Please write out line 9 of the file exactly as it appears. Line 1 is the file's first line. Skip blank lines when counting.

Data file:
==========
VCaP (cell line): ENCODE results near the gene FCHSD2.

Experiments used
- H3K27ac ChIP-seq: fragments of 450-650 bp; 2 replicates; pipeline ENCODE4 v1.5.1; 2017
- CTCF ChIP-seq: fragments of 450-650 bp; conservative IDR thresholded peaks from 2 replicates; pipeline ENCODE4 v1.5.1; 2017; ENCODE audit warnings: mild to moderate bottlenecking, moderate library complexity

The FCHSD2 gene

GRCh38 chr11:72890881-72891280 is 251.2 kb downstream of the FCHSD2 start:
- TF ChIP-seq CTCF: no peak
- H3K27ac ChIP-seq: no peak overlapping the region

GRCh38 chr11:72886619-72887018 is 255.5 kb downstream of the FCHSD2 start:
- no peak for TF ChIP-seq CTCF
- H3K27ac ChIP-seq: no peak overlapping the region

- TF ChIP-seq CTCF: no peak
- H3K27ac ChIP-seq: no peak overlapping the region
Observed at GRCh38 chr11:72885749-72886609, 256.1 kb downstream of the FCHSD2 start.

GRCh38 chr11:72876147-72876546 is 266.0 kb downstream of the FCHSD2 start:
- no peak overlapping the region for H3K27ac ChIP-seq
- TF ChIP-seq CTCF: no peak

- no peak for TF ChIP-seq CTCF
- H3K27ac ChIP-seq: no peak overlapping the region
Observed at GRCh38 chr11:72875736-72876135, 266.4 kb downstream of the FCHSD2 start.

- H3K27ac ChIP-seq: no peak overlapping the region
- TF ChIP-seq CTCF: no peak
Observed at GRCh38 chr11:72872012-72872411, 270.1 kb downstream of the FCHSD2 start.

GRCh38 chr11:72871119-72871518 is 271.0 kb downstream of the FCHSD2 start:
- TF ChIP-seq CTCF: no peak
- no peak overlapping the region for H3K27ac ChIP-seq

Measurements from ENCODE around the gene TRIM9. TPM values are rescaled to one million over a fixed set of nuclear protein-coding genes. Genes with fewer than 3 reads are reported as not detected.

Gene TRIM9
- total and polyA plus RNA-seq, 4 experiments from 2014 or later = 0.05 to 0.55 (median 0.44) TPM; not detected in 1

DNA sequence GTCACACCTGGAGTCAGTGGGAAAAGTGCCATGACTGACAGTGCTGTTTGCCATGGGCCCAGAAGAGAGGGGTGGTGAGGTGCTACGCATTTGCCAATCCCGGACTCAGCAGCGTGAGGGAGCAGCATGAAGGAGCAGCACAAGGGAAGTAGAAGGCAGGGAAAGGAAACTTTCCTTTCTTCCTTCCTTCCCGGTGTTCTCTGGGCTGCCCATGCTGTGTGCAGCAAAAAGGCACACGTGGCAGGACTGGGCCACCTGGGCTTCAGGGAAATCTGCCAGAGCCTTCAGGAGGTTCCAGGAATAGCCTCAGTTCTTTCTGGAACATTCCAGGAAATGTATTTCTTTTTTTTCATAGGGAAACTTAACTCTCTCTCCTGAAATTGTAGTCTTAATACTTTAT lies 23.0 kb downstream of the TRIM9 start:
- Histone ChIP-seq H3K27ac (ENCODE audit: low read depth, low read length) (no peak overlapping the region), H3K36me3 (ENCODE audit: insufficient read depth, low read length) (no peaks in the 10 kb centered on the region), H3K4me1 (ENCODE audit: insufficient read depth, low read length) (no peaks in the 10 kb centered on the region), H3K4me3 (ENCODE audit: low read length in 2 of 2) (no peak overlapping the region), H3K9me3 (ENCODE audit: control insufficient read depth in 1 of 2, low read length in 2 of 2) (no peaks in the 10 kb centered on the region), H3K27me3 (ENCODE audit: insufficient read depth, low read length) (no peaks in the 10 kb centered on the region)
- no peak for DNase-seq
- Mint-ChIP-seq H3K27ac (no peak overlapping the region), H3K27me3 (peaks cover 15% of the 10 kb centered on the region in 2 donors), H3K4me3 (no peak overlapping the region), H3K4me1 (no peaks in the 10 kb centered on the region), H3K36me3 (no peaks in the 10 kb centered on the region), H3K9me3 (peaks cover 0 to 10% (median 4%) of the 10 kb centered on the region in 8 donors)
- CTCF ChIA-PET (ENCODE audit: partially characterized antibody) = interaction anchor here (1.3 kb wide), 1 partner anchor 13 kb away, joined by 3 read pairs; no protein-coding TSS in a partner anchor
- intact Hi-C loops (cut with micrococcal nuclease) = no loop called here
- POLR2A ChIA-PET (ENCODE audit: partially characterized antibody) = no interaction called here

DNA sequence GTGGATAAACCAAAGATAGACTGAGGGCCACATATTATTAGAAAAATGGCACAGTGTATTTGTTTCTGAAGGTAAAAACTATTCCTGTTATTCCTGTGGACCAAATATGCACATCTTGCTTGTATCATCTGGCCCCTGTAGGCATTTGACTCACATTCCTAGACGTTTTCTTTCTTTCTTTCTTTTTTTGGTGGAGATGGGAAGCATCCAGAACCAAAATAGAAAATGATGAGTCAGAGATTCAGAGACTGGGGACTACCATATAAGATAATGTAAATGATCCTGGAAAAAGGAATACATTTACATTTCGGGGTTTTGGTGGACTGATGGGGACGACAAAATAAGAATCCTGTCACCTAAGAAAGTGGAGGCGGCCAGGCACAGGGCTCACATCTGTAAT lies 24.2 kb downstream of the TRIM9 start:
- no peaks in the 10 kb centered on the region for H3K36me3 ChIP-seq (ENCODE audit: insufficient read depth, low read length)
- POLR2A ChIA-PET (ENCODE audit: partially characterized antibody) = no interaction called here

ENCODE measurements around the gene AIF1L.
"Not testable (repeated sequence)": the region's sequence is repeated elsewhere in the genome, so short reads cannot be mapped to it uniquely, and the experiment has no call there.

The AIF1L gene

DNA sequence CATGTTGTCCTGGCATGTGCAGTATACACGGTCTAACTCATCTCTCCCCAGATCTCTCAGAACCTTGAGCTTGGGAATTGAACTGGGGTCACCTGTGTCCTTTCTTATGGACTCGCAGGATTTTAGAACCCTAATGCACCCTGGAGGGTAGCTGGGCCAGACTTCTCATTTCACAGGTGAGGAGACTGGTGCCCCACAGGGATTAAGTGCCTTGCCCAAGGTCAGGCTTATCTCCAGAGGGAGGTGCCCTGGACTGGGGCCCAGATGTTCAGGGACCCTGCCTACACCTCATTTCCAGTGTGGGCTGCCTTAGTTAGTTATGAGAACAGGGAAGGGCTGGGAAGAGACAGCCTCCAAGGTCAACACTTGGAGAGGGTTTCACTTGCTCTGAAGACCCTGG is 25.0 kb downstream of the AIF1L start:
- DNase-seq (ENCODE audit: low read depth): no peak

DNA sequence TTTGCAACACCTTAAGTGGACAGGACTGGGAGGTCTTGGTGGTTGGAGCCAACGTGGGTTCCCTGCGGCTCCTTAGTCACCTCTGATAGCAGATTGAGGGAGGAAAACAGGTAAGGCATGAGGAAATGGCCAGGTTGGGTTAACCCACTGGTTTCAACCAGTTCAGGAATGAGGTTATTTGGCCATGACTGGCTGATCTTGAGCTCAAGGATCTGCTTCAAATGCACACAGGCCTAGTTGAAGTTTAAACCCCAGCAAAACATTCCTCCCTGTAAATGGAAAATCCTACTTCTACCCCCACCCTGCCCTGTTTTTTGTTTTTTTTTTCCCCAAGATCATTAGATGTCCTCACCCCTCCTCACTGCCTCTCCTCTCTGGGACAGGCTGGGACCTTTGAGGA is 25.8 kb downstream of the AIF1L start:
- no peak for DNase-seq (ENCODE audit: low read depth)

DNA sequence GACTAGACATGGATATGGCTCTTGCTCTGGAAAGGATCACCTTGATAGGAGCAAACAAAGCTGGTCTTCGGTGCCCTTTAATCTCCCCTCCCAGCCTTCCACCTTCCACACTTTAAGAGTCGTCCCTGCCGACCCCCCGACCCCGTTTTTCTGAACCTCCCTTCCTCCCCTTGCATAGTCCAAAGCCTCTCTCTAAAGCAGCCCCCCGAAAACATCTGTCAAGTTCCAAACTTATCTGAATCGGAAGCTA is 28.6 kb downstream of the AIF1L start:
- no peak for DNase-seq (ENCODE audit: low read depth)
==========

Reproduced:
GRCh38 chr11:72886619-72887018 is 255.5 kb downstream of the FCHSD2 start: